No One Killed Satish Shetty: Easy Bails Granted as CBI Keeps Mum

The two arrests made by the CBI in its six-year-long investigation have been granted bail, unopposed by the agency.

Published25 Jul 2016, 01:32 PM IST
4 min read

Last week, while granting bail to two formers cops arrested in connection with the murder of RTI activist Satish Shetty in 2010, Additional Sessions Judge Vikas Kulkarni said, “I come to [the] conclusion that all the offences are bailable… and thus the applicants deserve bail.”

Also read: No One Killed Satish Shetty: The Death of the CBI

Former senior police inspector Bhausaheb Andhalkar and former assistant inspector Namdev Kauthale were charged under sections 120(b) (criminal conspiracy), 193 (creating false evidence), 201 (causing disappearance of evidence), 211 (false charge of offence made) and 218 (public servant framing incorrect record) of the IPC. All these offences are indeed bailable and hence, by the power given to the courts through the CrPC, the bail is legally sound, as is expected by an honourable member of the judiciary.

RTI activist Satish Shetty was murdered in cold blood on his morning walk on 13 January 2010, three months after he filed an FIR against  IRB Infra for bogus land deals. (Photo: <a href="">Twitter/ABP Majha</a>)
RTI activist Satish Shetty was murdered in cold blood on his morning walk on 13 January 2010, three months after he filed an FIR against IRB Infra for bogus land deals. (Photo: Twitter/ABP Majha)

However, the ongoing CBI investigation against them in the murder case has put these facts on the table till now:

  • Andhalkar’s polygraph tests showed deception when asked about his involvement in the murder.
  • Andhalkar and Kauthale created an entire back story to save the “real perpetrators” by incriminating and arresting innocent people – even planting a fake, bloody murder weapon.
  • Andhalkar used a proxy sim to threaten Shetty on behalf of IRB for fraudulent land grabbing even though he was not related to the case.
  • Existence of continuous call records between IRB officials and Andhalkar and Kauthale between filing of the FIR and Shetty’s death.

The Counter-Argument: A Legal Precedent, A Recent Example

Given how the two are police officers with a) considerable power and influence, b) strongly incriminating evidence against them connecting them to Satish Shetty’s murder, c) have a clear history of tampering with the course of justice, and d) are working to save the “real perpetrators” in the ongoing investigation as mentioned in the CBI chargesheet, a very strong case can be made to reject their bail, as in the landmark ruling in State of Rajasthan, Jaipur Vs Balchand at Bailey on 20 September 1977:

The basic rule is bail, not jail, except where there are circumstances suggestive of fleeing from justice or thwarting the course of justice or creating other troubles in the shape of repeating offences or intimidating witnesses and the like by the petitioner who seeks enlargement on bail from the court. When considering the question of bail, the gravity of the offence involved and the heinousness of the crime which are likely to induce the petitioner to avoid the course of justice must weigh with the court.

Seen in the light of the precedent above, the judgement is only a mechanical interpretation of the letter of the law, completely transgressing the spirit of it. As Karan Thapar notes, it is not enough to observe and follow the law, but it has to seen to be so.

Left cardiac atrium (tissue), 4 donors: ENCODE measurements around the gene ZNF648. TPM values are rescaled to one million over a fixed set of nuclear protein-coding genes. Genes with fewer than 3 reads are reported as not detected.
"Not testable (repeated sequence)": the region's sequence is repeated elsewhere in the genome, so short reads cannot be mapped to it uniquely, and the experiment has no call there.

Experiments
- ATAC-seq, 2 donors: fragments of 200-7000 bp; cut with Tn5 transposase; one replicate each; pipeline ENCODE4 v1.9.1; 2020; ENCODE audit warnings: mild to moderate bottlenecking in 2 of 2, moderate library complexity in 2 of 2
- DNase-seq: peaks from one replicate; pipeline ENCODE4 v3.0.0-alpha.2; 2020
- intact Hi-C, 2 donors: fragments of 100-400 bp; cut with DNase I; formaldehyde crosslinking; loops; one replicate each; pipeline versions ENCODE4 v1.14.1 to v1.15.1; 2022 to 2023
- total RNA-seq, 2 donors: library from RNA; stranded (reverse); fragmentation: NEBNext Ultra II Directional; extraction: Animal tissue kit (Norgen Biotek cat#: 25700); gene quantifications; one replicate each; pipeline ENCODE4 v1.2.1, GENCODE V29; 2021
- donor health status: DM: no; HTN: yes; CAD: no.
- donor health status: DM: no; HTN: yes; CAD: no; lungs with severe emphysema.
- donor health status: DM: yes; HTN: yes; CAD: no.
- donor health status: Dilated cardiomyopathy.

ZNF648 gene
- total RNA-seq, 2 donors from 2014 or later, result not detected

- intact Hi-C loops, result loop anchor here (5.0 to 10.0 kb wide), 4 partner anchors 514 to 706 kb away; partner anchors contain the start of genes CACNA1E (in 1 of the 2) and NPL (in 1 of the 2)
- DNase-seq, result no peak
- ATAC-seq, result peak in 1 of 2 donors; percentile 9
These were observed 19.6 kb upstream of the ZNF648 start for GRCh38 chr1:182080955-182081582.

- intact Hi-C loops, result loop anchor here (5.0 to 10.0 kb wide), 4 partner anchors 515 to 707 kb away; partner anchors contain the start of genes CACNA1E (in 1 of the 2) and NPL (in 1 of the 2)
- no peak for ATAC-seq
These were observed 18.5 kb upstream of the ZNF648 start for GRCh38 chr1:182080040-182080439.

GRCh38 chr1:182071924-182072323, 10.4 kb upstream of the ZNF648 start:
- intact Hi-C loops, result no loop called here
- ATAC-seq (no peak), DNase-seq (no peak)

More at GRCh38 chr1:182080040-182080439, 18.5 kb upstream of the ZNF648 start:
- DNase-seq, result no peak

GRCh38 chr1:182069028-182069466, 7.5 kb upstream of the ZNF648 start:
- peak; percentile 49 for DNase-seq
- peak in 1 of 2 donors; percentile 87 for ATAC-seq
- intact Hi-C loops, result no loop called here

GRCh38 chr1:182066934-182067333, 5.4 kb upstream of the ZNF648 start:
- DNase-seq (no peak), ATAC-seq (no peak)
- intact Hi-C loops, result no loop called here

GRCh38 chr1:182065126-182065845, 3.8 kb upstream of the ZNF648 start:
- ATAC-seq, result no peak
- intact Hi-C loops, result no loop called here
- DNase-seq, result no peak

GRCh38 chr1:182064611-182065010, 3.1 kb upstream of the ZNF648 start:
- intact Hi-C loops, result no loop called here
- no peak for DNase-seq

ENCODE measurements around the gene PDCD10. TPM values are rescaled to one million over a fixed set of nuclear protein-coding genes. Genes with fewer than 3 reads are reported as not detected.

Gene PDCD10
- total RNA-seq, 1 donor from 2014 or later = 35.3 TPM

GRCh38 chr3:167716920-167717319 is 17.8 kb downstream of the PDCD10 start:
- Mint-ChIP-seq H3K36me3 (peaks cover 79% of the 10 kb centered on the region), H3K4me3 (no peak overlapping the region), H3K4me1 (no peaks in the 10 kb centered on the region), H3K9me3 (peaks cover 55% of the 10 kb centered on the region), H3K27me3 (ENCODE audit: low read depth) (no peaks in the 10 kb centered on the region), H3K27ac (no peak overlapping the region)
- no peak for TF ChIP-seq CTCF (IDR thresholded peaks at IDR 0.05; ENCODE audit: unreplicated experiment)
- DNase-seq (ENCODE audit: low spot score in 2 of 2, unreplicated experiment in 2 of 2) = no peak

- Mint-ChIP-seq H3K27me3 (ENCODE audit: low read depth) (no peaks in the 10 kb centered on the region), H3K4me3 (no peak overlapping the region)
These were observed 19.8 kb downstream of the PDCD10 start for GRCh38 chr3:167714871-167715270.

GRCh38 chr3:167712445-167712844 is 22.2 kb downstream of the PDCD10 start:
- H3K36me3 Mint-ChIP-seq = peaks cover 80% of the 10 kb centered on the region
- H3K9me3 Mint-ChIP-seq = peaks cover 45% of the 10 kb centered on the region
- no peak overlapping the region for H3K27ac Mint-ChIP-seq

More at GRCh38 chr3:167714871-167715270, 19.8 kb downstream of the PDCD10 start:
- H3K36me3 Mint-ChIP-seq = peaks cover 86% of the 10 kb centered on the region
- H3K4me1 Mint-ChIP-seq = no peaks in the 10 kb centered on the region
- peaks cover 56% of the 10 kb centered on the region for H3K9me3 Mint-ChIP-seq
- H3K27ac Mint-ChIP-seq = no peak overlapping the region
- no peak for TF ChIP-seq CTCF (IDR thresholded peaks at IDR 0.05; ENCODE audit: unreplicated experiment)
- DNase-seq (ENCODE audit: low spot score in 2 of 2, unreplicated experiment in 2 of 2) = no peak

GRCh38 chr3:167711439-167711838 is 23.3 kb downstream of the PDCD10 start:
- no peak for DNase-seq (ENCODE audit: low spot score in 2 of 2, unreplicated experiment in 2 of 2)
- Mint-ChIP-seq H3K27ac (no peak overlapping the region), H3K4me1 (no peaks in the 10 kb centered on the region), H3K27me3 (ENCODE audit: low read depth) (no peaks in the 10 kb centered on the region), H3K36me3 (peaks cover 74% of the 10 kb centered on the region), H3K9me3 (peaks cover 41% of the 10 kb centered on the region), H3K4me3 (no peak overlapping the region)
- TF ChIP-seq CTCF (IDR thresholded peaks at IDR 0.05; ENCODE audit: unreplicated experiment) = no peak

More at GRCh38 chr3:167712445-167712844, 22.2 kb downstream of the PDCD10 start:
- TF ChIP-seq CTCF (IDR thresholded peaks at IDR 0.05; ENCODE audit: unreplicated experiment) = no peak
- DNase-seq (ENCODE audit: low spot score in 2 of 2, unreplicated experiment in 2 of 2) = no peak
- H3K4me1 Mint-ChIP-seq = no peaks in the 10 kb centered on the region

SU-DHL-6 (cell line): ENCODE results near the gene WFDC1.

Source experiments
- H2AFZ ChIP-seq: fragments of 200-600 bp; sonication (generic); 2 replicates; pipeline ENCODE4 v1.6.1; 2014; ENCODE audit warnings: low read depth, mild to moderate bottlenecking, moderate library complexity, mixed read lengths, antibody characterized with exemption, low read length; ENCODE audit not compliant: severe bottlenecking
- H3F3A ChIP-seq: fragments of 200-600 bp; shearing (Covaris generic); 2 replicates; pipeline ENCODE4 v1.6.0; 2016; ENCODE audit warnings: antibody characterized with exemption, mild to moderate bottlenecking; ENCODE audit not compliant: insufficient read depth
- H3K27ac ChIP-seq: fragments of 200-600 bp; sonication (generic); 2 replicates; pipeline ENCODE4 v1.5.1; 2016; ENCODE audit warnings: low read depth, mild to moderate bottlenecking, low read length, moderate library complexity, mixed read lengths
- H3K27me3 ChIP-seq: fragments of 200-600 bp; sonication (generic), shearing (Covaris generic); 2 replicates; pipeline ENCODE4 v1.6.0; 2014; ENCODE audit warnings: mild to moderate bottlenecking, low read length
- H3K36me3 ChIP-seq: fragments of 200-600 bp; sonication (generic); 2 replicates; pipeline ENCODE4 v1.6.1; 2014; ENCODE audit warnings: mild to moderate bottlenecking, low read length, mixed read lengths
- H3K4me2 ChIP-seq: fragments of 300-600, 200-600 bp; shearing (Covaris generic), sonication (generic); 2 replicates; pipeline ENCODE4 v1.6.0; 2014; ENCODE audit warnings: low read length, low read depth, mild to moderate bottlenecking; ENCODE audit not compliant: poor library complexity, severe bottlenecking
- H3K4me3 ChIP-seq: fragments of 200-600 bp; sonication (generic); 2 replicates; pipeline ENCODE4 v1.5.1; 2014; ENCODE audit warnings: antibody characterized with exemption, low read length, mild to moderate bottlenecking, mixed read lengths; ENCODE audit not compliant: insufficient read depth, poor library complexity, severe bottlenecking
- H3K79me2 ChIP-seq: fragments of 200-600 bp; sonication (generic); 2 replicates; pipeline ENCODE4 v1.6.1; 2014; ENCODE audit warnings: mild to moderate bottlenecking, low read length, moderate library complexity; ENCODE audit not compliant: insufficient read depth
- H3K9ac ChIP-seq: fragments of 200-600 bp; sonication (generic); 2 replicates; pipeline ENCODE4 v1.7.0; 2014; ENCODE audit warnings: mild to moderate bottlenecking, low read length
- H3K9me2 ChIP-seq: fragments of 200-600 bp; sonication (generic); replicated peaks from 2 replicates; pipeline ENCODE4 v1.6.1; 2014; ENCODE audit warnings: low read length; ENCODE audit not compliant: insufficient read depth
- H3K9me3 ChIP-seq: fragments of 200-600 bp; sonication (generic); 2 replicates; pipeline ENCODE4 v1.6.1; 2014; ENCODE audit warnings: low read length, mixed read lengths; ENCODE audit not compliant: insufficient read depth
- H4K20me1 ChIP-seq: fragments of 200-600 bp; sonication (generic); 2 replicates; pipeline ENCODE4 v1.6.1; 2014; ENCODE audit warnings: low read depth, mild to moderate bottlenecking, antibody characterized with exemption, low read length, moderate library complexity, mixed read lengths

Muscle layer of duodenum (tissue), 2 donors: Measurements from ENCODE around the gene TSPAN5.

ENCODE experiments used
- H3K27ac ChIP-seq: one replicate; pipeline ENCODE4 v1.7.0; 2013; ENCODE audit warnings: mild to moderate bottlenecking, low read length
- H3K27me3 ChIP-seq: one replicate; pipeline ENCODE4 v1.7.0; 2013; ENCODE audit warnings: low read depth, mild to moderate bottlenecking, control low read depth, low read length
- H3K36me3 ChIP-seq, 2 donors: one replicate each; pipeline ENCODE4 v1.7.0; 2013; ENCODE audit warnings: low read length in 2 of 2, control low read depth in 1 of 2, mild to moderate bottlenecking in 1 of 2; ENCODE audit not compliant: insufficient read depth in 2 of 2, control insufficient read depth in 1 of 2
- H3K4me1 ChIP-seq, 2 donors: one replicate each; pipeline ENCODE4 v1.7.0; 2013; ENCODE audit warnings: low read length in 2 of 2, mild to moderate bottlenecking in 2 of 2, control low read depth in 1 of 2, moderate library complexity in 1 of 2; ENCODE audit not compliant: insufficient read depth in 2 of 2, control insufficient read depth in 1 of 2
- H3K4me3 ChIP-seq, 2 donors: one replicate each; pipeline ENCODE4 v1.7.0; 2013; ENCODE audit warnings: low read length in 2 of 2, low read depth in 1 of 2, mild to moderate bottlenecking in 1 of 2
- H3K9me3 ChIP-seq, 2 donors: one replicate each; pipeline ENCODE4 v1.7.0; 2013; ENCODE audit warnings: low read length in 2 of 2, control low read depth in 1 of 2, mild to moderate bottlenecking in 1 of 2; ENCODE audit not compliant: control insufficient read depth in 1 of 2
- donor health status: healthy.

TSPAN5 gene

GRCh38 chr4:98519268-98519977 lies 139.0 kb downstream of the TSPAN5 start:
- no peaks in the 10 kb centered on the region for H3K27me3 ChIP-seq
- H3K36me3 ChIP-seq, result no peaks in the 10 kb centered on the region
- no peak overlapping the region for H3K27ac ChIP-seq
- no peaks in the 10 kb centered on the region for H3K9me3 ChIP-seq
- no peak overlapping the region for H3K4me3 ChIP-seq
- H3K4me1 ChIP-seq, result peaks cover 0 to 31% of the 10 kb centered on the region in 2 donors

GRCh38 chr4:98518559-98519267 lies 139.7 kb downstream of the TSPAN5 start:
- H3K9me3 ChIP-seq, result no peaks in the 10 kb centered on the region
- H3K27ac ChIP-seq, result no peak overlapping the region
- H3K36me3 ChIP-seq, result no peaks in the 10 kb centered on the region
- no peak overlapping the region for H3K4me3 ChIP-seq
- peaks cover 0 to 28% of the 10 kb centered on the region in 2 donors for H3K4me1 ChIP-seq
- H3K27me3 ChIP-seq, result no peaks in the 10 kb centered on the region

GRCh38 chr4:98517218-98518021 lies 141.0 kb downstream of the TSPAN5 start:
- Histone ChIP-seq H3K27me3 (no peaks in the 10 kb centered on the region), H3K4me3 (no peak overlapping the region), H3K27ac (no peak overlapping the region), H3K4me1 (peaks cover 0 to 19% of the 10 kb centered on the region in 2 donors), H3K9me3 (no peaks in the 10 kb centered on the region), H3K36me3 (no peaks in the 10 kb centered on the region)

In this case, even though the technicalities of the law allow for Andhalkar and Kauthale to not be charged under section 302 (act of committing murder), hence making their charge of section 120 (b) bailable, the point remains that their six-year-long glaring involvement in the events before and after the murder cannot be dismissed simply because circumstances allow a law to be used; the intention behind the law cannot be overlooked by only fulfilling its letter.

Interestingly, it is on the same grounds that the CBI opposed the bail of Rajendra Kumar, former principal secretary to CM Arvind Kejriwal, currently facing trial for corruption. The CBI said they believe the release of the accused “will create an intimidating atmosphere for the witnesses” and they could not afford any tampering at the “crucial stage” of investigation they were in.

The Curious Case of the CBI

On 20 June, the CBI opposed the bail pleas of the same two cops and a special CBI court in Pune rejected them. On 20 July, the CBI did not oppose the bail.

What changed in a month that the agency did not fight to keep the two arrests they have made in six years inside jail based on hard evidence they discovered, especially during their presently ongoing investigation in two separate but linked cases – Shetty’s murder and IRB’s alleged fraud?

This flip-flop by the CBI aligns with the many other contradictory moves the agency has made since the beginning of the investigation. That we have knowledge of a private meeting between IRB’s CMD Virendra Mhaisakar and former CBI Director Ranjit Sinha, on record through a whistleblower, does not sit well with anyone who can put two and two together.

I knew when the chargesheet itself was filed that it was just another tactic of the CBI to save whoever they have been asked to save. If you are accused in a murder with five others, and two get arrested, won’t you apply for anticipatory bail? Anyone would. The other four accused have not even applied for it and it’s been more than three months. It’s because they know the chargesheet is just for show and nothing will happen to them. I know their ways by now. They want to wear me out, but I won’t. I’ll move the court again, as many times as I have to. 
Sandeep Shetty, brother of late Satish Shetty 

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